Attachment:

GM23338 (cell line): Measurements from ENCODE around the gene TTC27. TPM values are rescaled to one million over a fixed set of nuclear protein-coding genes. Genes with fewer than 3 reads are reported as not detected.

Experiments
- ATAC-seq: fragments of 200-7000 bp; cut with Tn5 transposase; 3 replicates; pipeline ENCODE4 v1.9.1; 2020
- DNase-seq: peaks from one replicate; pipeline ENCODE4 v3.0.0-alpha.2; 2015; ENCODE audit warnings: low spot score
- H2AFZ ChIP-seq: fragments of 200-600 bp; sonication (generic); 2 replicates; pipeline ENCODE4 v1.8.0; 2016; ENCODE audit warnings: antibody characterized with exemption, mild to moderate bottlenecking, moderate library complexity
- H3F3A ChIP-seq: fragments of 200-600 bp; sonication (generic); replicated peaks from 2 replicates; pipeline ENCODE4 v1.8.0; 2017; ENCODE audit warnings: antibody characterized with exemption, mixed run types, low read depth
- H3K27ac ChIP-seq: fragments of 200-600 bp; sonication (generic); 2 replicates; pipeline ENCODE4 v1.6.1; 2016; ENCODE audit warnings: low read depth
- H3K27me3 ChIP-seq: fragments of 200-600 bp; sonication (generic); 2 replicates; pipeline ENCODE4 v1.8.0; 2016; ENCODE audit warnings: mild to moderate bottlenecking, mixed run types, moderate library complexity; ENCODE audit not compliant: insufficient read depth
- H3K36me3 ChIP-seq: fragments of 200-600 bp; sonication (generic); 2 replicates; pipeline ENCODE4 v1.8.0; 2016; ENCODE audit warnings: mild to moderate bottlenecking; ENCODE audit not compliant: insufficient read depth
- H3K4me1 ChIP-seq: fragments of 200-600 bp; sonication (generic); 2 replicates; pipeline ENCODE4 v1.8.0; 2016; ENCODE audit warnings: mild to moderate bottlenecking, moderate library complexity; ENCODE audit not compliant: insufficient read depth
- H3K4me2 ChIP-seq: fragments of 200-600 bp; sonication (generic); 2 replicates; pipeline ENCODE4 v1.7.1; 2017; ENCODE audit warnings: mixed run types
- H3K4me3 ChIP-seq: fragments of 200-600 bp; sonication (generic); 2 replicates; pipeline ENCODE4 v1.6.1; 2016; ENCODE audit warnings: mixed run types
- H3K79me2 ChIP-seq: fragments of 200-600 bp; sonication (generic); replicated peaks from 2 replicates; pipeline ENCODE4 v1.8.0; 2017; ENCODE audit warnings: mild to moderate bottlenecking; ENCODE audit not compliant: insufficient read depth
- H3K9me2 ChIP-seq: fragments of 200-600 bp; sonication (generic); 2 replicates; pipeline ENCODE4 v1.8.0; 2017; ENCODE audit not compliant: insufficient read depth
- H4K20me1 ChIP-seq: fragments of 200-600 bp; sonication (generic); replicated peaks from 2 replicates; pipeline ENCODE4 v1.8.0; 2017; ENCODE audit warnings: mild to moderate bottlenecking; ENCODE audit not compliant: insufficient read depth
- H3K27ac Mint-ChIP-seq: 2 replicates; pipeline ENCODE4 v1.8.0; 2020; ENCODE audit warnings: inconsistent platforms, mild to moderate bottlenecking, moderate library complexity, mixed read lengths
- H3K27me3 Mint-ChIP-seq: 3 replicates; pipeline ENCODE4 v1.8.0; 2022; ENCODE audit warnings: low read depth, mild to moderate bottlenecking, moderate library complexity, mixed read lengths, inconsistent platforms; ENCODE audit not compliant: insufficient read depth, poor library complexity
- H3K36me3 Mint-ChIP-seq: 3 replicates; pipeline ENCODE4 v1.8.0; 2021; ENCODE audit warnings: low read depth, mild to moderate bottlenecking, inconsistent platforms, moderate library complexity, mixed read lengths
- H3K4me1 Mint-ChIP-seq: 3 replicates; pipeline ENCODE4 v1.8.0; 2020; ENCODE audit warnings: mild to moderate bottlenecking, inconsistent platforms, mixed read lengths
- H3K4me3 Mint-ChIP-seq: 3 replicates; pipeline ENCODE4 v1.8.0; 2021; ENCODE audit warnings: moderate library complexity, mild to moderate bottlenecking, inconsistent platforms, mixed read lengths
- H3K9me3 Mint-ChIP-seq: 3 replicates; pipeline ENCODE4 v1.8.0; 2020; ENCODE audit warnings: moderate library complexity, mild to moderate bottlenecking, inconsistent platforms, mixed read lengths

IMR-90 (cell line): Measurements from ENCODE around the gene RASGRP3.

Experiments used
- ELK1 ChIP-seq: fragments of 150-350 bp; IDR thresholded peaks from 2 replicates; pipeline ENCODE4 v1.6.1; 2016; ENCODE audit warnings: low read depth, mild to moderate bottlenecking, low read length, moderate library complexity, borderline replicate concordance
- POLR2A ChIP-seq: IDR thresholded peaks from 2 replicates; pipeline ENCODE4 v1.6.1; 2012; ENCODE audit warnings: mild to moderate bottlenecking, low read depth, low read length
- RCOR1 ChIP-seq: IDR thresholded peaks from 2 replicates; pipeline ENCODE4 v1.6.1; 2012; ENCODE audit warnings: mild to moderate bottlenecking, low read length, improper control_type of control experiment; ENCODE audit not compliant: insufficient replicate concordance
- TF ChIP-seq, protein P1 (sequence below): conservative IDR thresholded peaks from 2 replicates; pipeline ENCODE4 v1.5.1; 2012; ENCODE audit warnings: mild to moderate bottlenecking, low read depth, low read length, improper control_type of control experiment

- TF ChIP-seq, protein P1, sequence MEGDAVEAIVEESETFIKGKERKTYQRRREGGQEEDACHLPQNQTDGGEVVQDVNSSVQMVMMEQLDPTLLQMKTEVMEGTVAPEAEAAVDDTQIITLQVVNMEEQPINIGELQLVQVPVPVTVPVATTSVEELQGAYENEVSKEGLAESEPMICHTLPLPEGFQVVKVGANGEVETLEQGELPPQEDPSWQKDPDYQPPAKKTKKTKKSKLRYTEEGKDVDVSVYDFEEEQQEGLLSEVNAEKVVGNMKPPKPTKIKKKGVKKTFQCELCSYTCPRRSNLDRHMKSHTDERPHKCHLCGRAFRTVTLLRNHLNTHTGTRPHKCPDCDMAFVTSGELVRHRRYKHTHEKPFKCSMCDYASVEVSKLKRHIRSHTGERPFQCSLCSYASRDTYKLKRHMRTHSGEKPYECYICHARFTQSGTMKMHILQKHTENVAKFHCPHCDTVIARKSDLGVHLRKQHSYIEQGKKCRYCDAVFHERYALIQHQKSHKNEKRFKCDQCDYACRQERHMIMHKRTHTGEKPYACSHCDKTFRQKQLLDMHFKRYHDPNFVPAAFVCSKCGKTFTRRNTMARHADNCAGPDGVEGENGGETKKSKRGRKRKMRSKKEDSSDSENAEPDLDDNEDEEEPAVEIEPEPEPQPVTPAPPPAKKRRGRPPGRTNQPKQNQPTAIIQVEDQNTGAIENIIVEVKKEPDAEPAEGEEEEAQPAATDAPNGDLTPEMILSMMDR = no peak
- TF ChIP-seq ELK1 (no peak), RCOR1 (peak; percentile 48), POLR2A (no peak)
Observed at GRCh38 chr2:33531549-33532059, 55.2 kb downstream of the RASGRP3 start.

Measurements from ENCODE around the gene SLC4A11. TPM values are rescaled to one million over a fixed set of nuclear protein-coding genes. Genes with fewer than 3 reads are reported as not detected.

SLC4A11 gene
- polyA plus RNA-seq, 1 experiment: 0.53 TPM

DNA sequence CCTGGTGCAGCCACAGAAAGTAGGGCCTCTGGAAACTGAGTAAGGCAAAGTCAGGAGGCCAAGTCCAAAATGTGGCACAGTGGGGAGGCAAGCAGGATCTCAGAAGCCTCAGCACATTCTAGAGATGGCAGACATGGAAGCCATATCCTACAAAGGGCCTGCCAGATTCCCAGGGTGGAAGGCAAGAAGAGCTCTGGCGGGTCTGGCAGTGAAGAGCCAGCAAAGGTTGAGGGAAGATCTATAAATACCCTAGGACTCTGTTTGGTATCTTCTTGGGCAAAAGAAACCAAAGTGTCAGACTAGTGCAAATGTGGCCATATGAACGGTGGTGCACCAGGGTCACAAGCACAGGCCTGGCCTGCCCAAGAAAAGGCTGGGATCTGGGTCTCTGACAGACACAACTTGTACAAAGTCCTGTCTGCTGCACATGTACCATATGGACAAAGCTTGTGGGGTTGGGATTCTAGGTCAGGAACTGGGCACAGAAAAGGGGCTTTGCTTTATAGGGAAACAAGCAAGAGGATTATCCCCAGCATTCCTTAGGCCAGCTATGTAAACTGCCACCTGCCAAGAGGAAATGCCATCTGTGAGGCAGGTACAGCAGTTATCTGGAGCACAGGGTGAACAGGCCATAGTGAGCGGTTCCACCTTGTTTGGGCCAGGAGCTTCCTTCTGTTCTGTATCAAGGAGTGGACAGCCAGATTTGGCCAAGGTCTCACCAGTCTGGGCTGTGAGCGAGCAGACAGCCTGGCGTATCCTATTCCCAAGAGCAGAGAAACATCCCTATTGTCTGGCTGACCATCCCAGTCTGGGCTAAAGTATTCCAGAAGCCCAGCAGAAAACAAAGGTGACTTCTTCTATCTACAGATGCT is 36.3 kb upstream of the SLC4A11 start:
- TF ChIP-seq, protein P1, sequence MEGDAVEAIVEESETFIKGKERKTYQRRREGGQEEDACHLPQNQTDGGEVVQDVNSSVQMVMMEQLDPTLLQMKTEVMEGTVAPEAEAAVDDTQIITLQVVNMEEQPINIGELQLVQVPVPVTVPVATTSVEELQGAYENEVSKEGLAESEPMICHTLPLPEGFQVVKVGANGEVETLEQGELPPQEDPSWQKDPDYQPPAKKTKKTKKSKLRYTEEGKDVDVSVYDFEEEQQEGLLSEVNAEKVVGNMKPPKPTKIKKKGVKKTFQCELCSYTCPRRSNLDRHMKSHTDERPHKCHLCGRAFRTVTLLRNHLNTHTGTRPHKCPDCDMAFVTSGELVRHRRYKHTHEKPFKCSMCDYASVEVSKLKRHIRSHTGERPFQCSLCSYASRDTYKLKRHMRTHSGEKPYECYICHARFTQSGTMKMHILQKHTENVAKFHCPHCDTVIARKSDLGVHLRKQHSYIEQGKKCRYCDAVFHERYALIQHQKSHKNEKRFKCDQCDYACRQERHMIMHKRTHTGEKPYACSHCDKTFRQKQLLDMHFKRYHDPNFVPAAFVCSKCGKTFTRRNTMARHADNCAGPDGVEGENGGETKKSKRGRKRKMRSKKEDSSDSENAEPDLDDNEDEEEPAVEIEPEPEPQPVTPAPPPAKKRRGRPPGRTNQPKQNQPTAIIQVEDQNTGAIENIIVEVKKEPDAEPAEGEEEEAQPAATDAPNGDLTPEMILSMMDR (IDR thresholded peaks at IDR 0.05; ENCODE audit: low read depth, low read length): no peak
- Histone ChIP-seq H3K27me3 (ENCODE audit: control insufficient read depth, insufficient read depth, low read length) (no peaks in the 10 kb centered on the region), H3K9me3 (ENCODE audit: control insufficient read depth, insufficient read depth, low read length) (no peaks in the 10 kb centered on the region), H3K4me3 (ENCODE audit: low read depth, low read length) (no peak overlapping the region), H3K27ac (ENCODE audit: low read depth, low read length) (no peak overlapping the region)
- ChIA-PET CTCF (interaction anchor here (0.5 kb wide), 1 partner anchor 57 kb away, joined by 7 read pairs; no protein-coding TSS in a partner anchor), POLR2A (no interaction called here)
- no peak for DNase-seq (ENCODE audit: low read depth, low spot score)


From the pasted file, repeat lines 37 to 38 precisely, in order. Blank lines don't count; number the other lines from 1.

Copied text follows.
- ChIA-PET CTCF (interaction anchor here (0.5 kb wide), 1 partner anchor 57 kb away, joined by 7 read pairs; no protein-coding TSS in a partner anchor), POLR2A (no interaction called here)
- no peak for DNase-seq (ENCODE audit: low read depth, low spot score)